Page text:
I'm here in Falmouth, Cornwall. It really is a trip I've needed to take for a long time, with nothing but food and the seaside on my agenda. Though the first pasty I ate here, whilst perfectly pasty like, just wasn't quite seasoned enough for me. That and the fact that there were only two little chunks of beef floating about a sea of onions, made me realise that perhaps I should just make my own. 

Being from a farming family, I rarely use margarine for fear of abandonment and family shame, but in Cornish pasty pastry I really think it is a must. It helps to achieve that all important flaky, fatty pastry.

(c) John Whaite

Ingredients (makes 4)

For the Pastry

  • Pinch saffron strands
  • 600g plain flour 
  • 150g margarine 
  • 150g lard 
  • Coarsely ground black pepper 

For the Filling

  • 400g beef skirt or chuck steak, finely chopped 
  • 180g potato, peeled and finely sliced 
  • 180g swede, peeled and finely sliced 
  • 1 medium onion, very finely chopped 
  • Maldon sea salt flakes
  • Coarsely ground black pepper 
  • Egg, beaten, to glaze


This really couldn't be simpler. Soak the saffron strands in 100ml water and leave until a brilliant yellowy gold. Meanwhile, rub the flour with the margarine and lard until you have coarse breadcrumbs with a few flaky pea sized chunks of floury fat. Toss through a good teaspoon of black pepper. Strain the saffron water into a jug and add to the flour. Using a dough scraper or a butter knife, cut the water in until the dough starts to clump together. Turn the pastry out onto the counter and gently fold it together a few times until it forms a smooth dough. Flatten into a disk and wrap in cling. Chill for at least 30 minutes.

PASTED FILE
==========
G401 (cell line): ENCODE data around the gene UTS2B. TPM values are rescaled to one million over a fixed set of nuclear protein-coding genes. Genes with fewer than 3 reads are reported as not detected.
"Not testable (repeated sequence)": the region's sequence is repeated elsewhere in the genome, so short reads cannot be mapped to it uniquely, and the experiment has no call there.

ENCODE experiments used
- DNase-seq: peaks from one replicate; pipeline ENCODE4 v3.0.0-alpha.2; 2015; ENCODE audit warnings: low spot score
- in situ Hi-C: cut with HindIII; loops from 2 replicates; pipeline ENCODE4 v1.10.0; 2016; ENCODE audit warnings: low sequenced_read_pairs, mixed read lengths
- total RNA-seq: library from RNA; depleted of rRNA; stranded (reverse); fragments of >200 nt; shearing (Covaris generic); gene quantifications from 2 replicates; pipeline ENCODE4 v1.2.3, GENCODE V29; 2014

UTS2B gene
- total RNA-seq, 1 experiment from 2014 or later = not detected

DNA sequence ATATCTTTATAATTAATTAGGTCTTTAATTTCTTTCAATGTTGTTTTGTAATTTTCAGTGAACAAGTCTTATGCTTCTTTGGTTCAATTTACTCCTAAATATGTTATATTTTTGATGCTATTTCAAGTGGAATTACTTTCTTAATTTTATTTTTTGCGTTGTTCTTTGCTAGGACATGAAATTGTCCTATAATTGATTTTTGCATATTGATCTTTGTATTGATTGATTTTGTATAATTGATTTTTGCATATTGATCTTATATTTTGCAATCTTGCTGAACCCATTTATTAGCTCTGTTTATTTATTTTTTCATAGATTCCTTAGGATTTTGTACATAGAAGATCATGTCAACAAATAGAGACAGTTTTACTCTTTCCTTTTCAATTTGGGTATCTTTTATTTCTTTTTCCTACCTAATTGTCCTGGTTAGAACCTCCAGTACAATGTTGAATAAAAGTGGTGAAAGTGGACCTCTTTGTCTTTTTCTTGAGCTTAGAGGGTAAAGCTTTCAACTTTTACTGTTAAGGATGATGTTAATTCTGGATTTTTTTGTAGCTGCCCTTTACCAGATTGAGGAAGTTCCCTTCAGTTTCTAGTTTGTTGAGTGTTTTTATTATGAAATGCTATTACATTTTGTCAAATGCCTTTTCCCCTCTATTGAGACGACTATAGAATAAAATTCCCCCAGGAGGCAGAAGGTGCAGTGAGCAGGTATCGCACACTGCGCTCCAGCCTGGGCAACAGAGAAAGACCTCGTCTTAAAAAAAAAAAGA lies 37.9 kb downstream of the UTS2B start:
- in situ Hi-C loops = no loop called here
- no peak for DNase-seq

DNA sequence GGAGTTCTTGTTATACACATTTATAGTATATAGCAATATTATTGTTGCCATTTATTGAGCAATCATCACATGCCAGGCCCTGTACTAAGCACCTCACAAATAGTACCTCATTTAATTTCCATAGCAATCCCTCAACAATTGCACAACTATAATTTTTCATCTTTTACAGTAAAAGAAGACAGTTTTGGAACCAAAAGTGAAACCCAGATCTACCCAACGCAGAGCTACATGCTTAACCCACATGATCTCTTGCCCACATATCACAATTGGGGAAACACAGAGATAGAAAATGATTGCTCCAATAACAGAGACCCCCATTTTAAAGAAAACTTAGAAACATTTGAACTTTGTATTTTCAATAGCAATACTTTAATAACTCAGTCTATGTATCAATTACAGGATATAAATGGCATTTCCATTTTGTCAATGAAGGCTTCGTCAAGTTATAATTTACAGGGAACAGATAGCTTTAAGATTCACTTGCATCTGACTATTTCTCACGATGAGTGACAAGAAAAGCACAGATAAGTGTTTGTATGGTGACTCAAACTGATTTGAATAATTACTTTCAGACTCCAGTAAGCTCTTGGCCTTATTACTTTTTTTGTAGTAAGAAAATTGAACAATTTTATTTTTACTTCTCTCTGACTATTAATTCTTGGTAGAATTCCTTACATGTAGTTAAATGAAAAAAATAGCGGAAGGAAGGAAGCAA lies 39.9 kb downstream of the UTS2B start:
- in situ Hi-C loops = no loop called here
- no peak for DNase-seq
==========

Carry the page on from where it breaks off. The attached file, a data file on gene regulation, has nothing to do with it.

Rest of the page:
For the filling, mix the beef, potato, swede and onion together in a bowl along with a heaped teaspoon of sea salt flakes and a heaped tablespoon of the black pepper (make sure it's coarse though and not finely ground, ditto with the salt, otherwise you'll have an over seasoned pasty). Place to one side until needed. 

Preheat the oven to 220C/200C fan. Divide the pastry into 4 and roll each portion out into a circle of roughly 25cm diameter. Do this on a well floured worktop - the trick is to keep the pastry moving so that it doesn't stick to the board. If the pastry is a little stiff and cracks a bit, just give it a gentle knead until it's more obedient. Place a 23/24cm (approx.) diameter plate onto the pastry and cut it into a neat circle. Place a quarter of the filling mixture into the centre of the pastry circle. Glaze one half of the pastry with a little beaten egg, then fold the pastry over to create a half moon pasty shape. Crimp the edges (there is a tutorial video here), then glaze the top of the pasty with a little more beaten egg. Repeat with the remaining pastry and filling, then arrange the pasties on a baking sheet. Bake in the preheated oven for 25 minutes, then reduce the heat to 200C/180C fan and bake for a final 20 minutes. Allow to cool slightly before serving.